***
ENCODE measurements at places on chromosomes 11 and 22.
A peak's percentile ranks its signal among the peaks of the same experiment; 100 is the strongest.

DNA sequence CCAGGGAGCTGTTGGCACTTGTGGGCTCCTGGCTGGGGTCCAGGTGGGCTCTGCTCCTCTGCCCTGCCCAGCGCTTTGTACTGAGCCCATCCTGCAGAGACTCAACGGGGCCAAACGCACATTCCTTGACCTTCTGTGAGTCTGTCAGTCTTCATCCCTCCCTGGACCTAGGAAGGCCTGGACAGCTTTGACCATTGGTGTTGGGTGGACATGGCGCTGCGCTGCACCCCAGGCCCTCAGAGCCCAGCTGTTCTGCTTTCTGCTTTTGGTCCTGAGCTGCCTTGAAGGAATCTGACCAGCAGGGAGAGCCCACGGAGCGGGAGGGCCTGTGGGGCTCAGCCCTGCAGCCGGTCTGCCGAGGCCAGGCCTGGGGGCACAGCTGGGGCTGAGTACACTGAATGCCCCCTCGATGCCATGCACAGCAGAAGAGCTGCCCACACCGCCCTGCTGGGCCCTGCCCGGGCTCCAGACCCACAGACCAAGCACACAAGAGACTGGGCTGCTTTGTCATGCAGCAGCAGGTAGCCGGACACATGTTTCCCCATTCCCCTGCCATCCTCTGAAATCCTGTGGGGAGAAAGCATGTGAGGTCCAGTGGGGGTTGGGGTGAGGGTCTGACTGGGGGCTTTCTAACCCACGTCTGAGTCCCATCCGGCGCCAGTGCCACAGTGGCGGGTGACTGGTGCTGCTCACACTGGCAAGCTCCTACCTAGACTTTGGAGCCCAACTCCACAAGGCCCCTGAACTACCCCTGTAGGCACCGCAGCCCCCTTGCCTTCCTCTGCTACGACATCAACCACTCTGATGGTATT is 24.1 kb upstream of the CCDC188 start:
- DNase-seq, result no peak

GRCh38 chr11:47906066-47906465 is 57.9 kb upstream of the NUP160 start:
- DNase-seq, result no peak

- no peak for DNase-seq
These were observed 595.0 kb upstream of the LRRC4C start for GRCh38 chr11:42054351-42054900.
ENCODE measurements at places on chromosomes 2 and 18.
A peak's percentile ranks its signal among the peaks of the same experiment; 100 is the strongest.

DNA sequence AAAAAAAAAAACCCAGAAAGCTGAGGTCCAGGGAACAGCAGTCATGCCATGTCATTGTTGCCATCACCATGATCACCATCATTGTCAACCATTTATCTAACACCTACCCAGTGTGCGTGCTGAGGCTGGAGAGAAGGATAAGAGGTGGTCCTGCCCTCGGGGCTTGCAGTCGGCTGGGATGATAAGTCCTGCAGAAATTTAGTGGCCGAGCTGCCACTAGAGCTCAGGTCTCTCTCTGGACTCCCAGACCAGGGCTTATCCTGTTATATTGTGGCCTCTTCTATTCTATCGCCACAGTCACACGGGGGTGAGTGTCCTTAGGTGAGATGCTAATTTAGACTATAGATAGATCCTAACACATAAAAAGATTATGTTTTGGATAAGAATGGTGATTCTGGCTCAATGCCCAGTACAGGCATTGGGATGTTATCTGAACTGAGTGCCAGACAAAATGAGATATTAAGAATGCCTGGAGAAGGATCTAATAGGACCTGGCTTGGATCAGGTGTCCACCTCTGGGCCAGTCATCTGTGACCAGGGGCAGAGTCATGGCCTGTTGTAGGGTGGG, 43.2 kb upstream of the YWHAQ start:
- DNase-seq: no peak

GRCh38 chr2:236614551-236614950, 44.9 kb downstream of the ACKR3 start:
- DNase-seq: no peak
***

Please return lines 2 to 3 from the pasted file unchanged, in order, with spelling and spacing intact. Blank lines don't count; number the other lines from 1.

A peak's percentile ranks its signal among the peaks of the same experiment; 100 is the strongest.

DNA sequence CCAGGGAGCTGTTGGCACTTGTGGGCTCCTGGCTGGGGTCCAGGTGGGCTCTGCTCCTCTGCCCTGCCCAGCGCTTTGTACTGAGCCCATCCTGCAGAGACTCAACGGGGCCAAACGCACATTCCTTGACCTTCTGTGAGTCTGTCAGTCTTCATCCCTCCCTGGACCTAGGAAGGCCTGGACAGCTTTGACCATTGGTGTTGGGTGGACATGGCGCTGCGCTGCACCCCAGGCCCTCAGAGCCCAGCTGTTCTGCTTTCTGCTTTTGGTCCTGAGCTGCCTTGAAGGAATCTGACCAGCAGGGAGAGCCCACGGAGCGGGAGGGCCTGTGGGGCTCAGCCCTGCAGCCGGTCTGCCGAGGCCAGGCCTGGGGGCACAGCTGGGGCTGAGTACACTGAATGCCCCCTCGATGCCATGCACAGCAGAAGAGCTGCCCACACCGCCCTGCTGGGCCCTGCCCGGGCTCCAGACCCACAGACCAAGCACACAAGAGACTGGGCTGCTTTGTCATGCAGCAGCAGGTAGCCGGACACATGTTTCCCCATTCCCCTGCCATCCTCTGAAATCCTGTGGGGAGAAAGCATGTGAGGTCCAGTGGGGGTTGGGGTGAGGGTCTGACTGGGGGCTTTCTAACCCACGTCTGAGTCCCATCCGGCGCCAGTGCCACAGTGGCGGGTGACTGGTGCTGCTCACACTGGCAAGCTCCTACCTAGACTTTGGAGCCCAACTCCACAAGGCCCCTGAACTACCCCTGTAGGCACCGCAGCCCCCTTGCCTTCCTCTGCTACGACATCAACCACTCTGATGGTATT is 24.1 kb upstream of the CCDC188 start: